While most of us have come to rely on online storage and USB flash drives, there is still a definite need for writable optical media. We still burn CDs and DVDs for a number of different reasons, whether they be to watch movies or to have a more cost-effective way of distributing marketing materials.
In this latter implementation, you want to maintain a certain air of professionalism and that’s why burning your material onto a generic disc may not be the best of ideas. The point is that the distributed disc has your company branding and not that of TDK, Fujifilm, or Memorex. That’s why having personalized labels can be so important, not to mention the personalization that the average consumer can enjoy as well. Sharing family photos and movies this way can be great.
One possible solution that you may want to consider is the Verbatim AquaAce family of discs. More specifically, we’ll be taking a closer look at the Verbatim AquaAce Glossy White Inkjet-printable DVD-Rs. These writable discs can be used with compatible inkjet printers for disc printing.
The Deal with AquaAce Technology
This family of discs makes use of Verbatim’s patented AquaAce glossy white disc coating. The glossy white surface has an appearance not unlike the glossy white photo paper that you may find in a variety of different stores for printing your favorite pictures.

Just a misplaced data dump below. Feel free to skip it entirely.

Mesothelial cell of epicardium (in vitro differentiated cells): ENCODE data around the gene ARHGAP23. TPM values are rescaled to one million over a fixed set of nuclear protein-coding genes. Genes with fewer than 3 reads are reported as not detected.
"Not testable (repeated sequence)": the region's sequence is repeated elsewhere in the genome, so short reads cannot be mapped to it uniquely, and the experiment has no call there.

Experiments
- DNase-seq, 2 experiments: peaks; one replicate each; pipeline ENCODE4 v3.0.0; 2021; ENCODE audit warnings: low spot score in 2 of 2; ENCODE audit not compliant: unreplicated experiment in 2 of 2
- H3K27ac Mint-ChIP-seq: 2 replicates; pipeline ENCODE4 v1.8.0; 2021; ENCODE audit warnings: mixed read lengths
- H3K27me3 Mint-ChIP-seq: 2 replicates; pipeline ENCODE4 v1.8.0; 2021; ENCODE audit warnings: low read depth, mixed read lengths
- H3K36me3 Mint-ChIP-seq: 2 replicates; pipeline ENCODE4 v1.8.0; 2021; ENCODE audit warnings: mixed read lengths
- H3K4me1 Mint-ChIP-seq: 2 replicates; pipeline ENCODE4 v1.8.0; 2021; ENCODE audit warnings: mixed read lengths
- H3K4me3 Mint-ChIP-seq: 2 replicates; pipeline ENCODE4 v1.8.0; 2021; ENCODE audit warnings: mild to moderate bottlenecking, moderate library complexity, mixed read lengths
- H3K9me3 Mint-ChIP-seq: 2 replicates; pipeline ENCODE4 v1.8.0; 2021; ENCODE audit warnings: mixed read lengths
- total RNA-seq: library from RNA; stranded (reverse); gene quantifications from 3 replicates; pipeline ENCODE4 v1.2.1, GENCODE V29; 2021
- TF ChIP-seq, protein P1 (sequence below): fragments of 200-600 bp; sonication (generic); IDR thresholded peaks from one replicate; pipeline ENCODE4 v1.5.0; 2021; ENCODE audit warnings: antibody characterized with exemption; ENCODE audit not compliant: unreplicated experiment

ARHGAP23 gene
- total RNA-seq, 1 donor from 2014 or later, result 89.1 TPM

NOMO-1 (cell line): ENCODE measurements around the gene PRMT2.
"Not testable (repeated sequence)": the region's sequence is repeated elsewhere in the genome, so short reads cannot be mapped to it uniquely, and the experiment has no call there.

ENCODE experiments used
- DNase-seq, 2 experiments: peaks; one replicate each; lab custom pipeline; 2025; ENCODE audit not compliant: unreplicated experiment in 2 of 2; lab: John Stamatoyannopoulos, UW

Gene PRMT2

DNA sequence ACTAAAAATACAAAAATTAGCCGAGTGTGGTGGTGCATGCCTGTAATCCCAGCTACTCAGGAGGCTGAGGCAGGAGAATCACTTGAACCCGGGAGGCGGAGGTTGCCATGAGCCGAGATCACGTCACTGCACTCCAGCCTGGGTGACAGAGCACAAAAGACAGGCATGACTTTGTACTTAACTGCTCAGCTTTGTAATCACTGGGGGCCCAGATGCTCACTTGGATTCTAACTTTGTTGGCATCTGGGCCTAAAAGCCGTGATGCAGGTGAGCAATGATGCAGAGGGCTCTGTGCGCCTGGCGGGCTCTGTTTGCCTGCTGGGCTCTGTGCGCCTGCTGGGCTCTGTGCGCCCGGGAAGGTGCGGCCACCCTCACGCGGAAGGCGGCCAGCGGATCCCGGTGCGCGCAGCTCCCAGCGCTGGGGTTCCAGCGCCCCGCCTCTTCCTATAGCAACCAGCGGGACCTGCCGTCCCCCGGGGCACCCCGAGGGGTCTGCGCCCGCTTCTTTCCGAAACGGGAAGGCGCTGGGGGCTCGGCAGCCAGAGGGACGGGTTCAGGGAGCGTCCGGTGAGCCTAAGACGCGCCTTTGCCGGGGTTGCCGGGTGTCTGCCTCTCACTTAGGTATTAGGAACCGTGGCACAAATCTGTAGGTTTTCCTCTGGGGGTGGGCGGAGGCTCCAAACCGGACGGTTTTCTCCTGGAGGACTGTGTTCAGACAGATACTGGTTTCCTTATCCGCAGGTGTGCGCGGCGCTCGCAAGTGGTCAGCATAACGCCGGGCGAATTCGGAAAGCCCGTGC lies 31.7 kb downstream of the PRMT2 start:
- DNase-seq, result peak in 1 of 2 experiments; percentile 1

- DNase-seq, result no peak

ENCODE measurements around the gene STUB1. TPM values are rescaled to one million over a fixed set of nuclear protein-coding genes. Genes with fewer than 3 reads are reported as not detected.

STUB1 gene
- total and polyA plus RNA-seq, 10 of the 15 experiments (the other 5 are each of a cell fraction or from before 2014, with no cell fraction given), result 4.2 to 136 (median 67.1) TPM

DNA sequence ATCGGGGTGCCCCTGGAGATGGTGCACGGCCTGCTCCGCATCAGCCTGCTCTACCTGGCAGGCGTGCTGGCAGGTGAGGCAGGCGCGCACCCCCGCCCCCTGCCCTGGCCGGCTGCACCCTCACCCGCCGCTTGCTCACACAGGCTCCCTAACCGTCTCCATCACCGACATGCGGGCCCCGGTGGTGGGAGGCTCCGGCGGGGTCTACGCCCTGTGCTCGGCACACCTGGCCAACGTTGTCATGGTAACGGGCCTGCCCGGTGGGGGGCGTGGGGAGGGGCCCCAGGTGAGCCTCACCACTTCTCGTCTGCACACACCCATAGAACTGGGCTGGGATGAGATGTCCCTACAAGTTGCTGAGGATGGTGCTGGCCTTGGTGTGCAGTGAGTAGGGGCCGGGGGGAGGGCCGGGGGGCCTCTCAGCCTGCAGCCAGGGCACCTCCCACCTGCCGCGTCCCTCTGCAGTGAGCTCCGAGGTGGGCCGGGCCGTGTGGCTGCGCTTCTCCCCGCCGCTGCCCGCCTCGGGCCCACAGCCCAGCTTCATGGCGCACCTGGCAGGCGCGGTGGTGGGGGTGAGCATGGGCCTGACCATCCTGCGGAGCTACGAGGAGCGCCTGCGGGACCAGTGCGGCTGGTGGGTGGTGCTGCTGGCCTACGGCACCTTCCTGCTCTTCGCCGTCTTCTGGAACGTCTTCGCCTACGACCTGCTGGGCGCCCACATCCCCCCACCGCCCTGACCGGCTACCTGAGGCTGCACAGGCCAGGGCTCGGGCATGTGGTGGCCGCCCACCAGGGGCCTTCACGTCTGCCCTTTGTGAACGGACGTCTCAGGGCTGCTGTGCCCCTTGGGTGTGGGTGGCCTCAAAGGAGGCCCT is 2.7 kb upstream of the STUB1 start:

The idea here is twofold. First, it allows for a very professional glossy appearance that can be printed on directly using compatible inkjet disc printers from companies like Primera, Microboards, Epson, Microtech, HP, and so on. There is no Verbatim branding on the discs themselves, so you really can make them your own.
It’s also notable that this photo-quality printing surface is resistant to smudges and bleed due to water and humidity. I normally associate water-resistance with matte finishes, but I found that the glossy surface of these Verbatim AquaAce discs was smudge resistant right away. No more messy fingers.
And the Burning Speed and Quality?
I was provided with a sample of standard DVD-R discs with just 4.7GB of storage. These are not dual-layer discs. They are also rated at just 8x speed and they are single-write discs (not -RW). With the 8x speed, you can fill the disc to capacity in less than 10 minutes.
In terms of reliability, the first disc that I used on my Dell laptop failed to finish. It’s hard to determine whether this is the fault of the software, the DVD burner, or the disc itself. The burning process looked like it finished, filling it with 4GB of photos as a data disc, but the disc showed up as empty when I tried to read it later on.
Repeating the process with a second disc resulted in absolutely no errors and no problems. As mentioned, the initial problem may be due to my computer or it could have been a faulty disc. I can’t say for sure.
Printable DVD-R media isn’t exactly the most exciting thing in the world, but if you have the right printer, these discs are much more convenient that the printing label solutions that you may find elsewhere.
The glossy white surface really is as good as the glossy print paper that photographers use and the high-sheen surface really does give a sense of professionalism. The smudge-resistant surface is quite nice. A 50-disc spindle sells for about $35.
Overall Rating: 7.5/10